Froze my uvula off!
well, almost... It's all swole up and tender as heck. Anybody have suggestions on keeping sinuses warm and moist without saturating your bag?
It's not often that we drop to the 30's or lower here in south Louisiana. When we do though, you can bet that the air is way drier than our sniffers and throats are used to. Used to not be much of an issue as I would just snug down fully within my synthetic bag. I've converted to down now, so playing hide and seek from Mr. Frost doesn't sound as inviting. Gimme some smarts!
How would you advise us guys who's sinuses are used to 80' temps and 90%+ humidity?
Saline nose spray, I think one brand is Ayr. Keeps the nasal cavity moist. Can also use a qtip to put neosporin or just vaseline in the outer part of the nose if that is getting dry and irritated. But the saline goes all the way back.
That happened to me the last time I was hanging out. I had the sniffles going in. Woke up choking. Leaned forward and the darn thing flipped forward and landed on my tounge. Ewwwww.
I've actually had that problem before and a quick trip to the Dr. got me a Z pack, half week later I had a basic sore throat and the darn thing was about normal. Week later it was a nasty memory.
Wearing a Balaclava or a stocking cap to bed seems to do the trick for me when the temps dip below freezing. If it's a stocking cap, I pull it down over my eyes and nose.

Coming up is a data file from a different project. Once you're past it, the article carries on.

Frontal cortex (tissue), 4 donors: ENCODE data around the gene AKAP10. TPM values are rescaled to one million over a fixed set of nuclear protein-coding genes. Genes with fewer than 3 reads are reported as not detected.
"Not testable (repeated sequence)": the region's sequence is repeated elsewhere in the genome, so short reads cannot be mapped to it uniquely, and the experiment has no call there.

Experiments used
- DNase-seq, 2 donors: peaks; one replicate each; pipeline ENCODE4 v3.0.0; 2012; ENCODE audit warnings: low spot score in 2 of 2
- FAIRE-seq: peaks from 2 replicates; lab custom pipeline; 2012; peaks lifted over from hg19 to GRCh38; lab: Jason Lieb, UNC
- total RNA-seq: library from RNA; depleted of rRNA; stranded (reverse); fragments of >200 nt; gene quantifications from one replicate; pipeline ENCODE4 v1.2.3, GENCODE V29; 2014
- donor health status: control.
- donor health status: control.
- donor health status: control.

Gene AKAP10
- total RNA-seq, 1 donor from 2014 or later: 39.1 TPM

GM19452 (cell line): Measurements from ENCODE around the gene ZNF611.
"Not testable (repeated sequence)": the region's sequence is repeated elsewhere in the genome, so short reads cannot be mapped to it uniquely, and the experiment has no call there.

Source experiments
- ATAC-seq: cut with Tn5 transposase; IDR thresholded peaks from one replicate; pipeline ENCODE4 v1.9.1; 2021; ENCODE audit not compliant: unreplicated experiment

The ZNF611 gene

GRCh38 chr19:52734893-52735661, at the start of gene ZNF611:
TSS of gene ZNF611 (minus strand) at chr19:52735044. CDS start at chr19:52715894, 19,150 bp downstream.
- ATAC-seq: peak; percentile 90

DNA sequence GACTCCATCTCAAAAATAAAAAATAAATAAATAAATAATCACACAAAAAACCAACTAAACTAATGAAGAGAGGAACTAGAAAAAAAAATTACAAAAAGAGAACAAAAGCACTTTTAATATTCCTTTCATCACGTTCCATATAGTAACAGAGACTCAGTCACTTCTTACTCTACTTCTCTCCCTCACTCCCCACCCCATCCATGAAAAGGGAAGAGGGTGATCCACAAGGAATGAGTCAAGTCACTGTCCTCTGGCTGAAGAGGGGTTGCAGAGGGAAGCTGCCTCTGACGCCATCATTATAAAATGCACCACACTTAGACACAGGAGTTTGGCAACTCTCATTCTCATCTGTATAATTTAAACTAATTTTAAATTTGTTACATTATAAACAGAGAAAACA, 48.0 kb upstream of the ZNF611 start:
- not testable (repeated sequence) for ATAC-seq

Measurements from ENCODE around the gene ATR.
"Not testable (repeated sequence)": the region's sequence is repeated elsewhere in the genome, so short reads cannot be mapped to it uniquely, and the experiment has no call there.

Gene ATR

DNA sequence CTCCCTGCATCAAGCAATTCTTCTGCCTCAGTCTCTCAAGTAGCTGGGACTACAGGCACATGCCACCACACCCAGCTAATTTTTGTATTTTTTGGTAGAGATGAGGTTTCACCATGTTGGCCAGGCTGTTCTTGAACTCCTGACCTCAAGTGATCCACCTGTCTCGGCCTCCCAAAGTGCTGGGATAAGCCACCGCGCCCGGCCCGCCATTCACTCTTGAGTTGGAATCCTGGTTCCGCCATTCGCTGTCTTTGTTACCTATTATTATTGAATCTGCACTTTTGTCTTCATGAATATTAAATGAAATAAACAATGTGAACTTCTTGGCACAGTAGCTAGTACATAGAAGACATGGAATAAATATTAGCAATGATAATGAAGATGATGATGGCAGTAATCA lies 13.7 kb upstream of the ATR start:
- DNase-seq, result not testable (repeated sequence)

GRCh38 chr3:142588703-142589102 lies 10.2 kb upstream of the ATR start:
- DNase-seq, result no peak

Of course, the latter tends to cause me to oversleep...
The moisture from my breath gets caught by the fabric and helps with dry sinuses.
I pull my balaclava over my mouth and nose. Gets moist but warm. Takes a little getting used to but cold inspires that.
I have been known to use a fleece jacket to create a mini climate over my face. Essentially I make a tunnel. Condensation will wet the fleece and keep the humidity up a bit while the air exchange warms incoming air a bit. You can get some interesting frost if it's below freezing. ;-)
I like the disposable painters masks with the little plastic valve for X-haling.
I know, sound dumb but they work and keeps your nose and face warm to boot.
Similar to using a balclava, what about one of those dust masks? I was working with one the other day in cold temp and there was all kinds of moisture in there.
breathe through a piece of loosely woven fleece or tuck your head under something. maybe a "head blanket" or make a hood that covers your face and nose.
Of course, in sub-freezing temps, you could end up icing-up... never been that cold, personally.
Even in spring, I hate breathing cold air.
Oh so wait, I wasn't sick? This is a known problem that hasn't been published? Maybe it's something you folks up North are used to that us middle and lower states guys don't have to worry about normally?